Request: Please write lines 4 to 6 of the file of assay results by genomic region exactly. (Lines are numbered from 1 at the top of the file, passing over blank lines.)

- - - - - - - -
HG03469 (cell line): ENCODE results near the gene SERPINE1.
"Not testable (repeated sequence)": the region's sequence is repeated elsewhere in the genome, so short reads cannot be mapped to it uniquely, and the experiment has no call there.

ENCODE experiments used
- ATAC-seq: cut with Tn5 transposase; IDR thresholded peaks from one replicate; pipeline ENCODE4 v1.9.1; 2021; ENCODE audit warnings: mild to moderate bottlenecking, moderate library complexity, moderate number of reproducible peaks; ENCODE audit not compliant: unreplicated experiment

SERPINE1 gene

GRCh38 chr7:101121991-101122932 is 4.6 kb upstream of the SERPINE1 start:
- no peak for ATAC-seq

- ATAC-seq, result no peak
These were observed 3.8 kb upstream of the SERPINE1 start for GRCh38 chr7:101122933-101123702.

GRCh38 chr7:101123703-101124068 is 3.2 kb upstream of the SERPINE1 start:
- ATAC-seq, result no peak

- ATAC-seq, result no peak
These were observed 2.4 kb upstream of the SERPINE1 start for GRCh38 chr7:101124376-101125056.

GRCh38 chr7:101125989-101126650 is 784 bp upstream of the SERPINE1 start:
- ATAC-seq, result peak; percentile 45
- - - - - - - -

- ATAC-seq: cut with Tn5 transposase; IDR thresholded peaks from one replicate; pipeline ENCODE4 v1.9.1; 2021; ENCODE audit warnings: mild to moderate bottlenecking, moderate library complexity, moderate number of reproducible peaks; ENCODE audit not compliant: unreplicated experiment

SERPINE1 gene

GRCh38 chr7:101121991-101122932 is 4.6 kb upstream of the SERPINE1 start: